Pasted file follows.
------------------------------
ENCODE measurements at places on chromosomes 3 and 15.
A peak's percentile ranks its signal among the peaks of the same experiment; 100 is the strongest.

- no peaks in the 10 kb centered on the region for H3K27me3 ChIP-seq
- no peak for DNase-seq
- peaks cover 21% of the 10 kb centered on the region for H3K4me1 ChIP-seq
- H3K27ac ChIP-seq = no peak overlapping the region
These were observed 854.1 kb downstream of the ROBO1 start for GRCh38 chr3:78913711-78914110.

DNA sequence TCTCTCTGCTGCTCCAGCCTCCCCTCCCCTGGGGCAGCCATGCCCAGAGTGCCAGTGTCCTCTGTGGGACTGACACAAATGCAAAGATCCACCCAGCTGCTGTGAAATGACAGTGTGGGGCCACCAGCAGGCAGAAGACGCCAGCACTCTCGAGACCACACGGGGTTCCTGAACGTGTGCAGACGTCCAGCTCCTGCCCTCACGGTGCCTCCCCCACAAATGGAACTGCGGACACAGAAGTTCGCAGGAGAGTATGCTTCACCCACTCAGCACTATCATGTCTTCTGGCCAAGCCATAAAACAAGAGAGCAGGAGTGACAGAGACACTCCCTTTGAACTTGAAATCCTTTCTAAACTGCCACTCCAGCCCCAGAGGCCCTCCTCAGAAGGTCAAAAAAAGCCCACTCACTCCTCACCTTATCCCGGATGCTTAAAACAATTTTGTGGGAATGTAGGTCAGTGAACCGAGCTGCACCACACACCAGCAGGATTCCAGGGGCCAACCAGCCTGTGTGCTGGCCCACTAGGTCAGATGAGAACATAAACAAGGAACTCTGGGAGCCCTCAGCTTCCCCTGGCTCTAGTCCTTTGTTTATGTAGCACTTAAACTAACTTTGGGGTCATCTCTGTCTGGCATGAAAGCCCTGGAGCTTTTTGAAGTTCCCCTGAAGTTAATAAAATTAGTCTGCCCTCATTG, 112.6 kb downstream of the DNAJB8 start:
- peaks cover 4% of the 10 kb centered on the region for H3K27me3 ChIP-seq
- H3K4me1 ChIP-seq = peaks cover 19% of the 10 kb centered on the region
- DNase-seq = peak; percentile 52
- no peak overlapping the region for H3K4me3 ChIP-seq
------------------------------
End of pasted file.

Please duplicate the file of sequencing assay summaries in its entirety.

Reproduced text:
ENCODE measurements at places on chromosomes 3 and 15.
A peak's percentile ranks its signal among the peaks of the same experiment; 100 is the strongest.

- no peaks in the 10 kb centered on the region for H3K27me3 ChIP-seq
- no peak for DNase-seq
- peaks cover 21% of the 10 kb centered on the region for H3K4me1 ChIP-seq
- H3K27ac ChIP-seq = no peak overlapping the region
These were observed 854.1 kb downstream of the ROBO1 start for GRCh38 chr3:78913711-78914110.

DNA sequence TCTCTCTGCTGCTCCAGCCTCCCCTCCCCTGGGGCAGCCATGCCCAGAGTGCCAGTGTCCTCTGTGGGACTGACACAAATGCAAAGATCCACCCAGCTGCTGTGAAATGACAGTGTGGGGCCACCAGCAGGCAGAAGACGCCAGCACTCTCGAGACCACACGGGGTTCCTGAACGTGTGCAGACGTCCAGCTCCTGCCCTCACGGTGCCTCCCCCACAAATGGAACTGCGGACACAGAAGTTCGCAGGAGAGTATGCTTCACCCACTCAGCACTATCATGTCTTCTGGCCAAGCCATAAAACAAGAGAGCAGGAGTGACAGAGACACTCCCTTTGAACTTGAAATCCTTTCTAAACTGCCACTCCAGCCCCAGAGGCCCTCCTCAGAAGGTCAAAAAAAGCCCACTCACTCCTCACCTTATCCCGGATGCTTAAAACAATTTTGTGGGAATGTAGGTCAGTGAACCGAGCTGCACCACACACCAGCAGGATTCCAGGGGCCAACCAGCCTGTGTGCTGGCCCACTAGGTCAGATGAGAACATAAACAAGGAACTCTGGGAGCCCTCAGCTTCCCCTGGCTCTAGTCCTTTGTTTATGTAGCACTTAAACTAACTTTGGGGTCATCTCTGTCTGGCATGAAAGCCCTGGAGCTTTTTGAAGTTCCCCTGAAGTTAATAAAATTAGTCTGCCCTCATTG, 112.6 kb downstream of the DNAJB8 start:
- peaks cover 4% of the 10 kb centered on the region for H3K27me3 ChIP-seq
- H3K4me1 ChIP-seq = peaks cover 19% of the 10 kb centered on the region
- DNase-seq = peak; percentile 52
- no peak overlapping the region for H3K4me3 ChIP-seq